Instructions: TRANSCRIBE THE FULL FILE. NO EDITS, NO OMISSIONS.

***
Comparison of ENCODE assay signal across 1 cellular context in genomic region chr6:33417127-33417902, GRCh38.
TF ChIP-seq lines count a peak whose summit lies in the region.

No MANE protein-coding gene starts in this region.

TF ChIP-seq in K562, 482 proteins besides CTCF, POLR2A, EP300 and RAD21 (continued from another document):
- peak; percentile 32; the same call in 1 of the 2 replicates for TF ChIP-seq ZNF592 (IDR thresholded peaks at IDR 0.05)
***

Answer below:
Comparison of ENCODE assay signal across 1 cellular context in genomic region chr6:33417127-33417902, GRCh38.
TF ChIP-seq lines count a peak whose summit lies in the region.

No MANE protein-coding gene starts in this region.

TF ChIP-seq in K562, 482 proteins besides CTCF, POLR2A, EP300 and RAD21 (continued from another document):
- peak; percentile 32; the same call in 1 of the 2 replicates for TF ChIP-seq ZNF592 (IDR thresholded peaks at IDR 0.05)